The opportunity to share and learn together was celebrated at every opportunity. Photographs were taken to commemorate every event. Not only was there an official photographer for the entire Festival, there were special times set aside in the festival schedule for people to congregate to take photos of their class and instrument groups. The students who did not have cameras mobbed their teachers for commemorative autographs on their festival programs, folders, and Suzuki books.  Certificates were presented to all the participants, both students and teachers, and the teachers had a special presentation ceremony that was attended by everyone who took a teacher training course that week. All the participants cheered each other on for completing each course. The feeling was that attending the Festival was a major life event, like a wedding, birthday, or school graduation, and as such it deserved to be commemorated with similar ceremonies, certificates, and photographs.

photo credit: Sergio Aguilar

A group of Peruvian recorder players demonstrating that a shortage of music stands is not a problem. photo credit: Sergio Aguilar, Festival Internacional Suzuki, Lima, Peru.

Being part of the the International Suzuki Festival in Lima, Peru, was certainly a major life event for me. There are things from that experience that I want to bring back to my home community. I am inspired to create more opportunities to celebrate what we are doing, for both students and teachers! I want to create an abundance mentality in my home program that not only will promote more sharing and support between families, but also extend out to helping Suzuki programs in areas where they have fewer material resources. I am encouraged to continue with ongoing projects to increase accessibility to Suzuki instruction in isolated areas of my own country, and I sense possibilities for more international cooperation and communication in the group of recorder teachers who have been staying for an extra week after the SAA Conference to take teacher training together. But most of all, I want more people to be be able to feel what I felt when I was performing a song from Quebec in a school gym in Peru with a group of teachers and students from every county in between – maybe music can save the world!

“Why don’t you just tell us what notes to play?”

To answer a parent’s question: “Why don’t you just tell us what notes to play?”

You expressed two concerns in your last lesson.

  • You wanted to be able to tell your child what note to start on.
  • I wasn’t telling you what note to start on.

I want to address these concerns

First let’s look at the ultimate goal:

  • Your child needs to know what note to start on without you needing to help him.
  • How can he figure this out independently?

1) Listening to the the recording

You have been doing the listening at home. You told me that everyone in your family recognized that adding the “C” to Mary Had a Little Lamb sounded weird when your child started the song on B. This tells me that everyone in the family has a very clear idea of how the song sounds when it is played correctly. You all developed this idea from listening to the recording. Excellent!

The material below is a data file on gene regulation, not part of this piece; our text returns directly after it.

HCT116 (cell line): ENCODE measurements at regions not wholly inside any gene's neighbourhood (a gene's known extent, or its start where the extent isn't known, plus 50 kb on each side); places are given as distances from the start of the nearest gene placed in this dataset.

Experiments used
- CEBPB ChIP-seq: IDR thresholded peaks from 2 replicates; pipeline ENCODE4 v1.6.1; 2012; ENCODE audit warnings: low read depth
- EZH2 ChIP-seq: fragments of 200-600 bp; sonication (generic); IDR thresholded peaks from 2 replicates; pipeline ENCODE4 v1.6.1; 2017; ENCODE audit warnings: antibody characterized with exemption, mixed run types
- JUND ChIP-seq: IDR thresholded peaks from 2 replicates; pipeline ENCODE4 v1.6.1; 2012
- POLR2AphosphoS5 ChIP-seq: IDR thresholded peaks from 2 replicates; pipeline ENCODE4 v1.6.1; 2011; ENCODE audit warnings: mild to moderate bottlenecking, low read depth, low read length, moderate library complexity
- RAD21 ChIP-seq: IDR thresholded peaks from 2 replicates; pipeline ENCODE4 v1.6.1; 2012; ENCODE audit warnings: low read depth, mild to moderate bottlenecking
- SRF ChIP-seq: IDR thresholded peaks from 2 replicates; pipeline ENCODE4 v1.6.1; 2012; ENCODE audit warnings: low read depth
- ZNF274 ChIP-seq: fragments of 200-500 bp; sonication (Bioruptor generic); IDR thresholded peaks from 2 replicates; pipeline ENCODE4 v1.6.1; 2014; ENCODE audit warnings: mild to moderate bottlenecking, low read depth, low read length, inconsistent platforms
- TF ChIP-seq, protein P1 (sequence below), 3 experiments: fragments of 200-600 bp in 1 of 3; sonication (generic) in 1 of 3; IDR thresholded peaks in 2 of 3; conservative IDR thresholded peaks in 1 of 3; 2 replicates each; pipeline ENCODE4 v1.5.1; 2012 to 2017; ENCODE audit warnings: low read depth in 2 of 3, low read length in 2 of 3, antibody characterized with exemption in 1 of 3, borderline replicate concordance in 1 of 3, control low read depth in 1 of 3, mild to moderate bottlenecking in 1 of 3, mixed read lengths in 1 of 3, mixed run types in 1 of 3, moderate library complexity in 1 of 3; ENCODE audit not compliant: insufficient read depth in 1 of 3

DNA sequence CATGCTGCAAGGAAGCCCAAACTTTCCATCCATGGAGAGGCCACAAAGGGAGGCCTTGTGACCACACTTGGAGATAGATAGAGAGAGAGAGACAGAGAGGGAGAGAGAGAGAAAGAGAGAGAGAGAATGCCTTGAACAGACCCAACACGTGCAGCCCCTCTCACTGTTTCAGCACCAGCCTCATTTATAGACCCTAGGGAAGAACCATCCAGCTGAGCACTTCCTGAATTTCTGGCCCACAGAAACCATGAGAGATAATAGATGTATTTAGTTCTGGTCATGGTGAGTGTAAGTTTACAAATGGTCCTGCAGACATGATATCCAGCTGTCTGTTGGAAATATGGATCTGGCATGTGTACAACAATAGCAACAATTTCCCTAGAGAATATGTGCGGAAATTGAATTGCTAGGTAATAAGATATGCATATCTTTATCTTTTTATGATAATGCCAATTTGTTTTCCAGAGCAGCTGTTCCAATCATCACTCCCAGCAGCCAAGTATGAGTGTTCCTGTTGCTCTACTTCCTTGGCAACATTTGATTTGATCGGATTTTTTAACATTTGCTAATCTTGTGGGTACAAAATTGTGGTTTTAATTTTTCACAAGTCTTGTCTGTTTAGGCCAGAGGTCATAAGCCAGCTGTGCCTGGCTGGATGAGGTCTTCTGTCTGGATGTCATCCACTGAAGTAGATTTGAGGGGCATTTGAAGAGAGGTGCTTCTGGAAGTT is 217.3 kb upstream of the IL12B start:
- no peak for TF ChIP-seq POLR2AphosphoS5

You all realized that there was something not quite correct about his way of playing it because you were all comparing it to your idea from the recording. Excellent!

Next step: If you are not quite sure of something, refer to your reference recording. Go back and listen to it again, and then try playing the piece again. The discrepancy in the first note would become much more immediately obvious. When I do this with students in lessons, they often just automatically make the needed correction without realizing it after hearing the recording. (Then I have to ask them – “What did you just do differently?”  “Oh…”)

The most important part about this approach is that the student gets to figure it out independently. If a student has difficulty, parents and teachers can guide his attention to a specific spot by asking questions – “Did your first note sound the same or different than the first note on the recording?” – or by playing just a short section of the recording instead of the entire piece.

2) Reviewing previous repertoire

When we learn new fingerings, we transpose the “toolbox” songs to start on different notes. This is to change the key of the piece, to incorporate a new fingering in a familiar melody. Because the melody is very familiar, anything that sounds “odd” directs the students’ attention to the accuracy of the new fingering.

By reviewing these toolbox songs starting on different notes in the daily home practice, the student recognizes that there are multiple options for playing these tunes in different keys, and learns to hear the difference when the the tune starts on an A or a B by daily direct comparison.

The allows the student to recognize patterns from previous pieces in new repertoire, even if the patterns start on different notes.

So if something sounds “odd” in practice, questions to be asked can include: “Can I play this piece in a different key (on a different starting note)?” “Will what I am trying to do work better in one key or another?”

So this is my philosophy:

All new pieces will be introduced with these questions in mind:

  • “What is in this piece that I already know?”
  • “What is in this piece that is new?”

Beginning with the “same / different / higher / lower” pitch identification game in our first lessons, all the way through to finding the start of the recapitulation in a classical sonata-allegro concerto movement, the process of learning the music remains the same, only the complexity of the material changes. We identify when it is the same, and when it is different.

  • If a student does consistent review of previously learned material, he has a repertoire of “same” things that he can access for immediate comparison.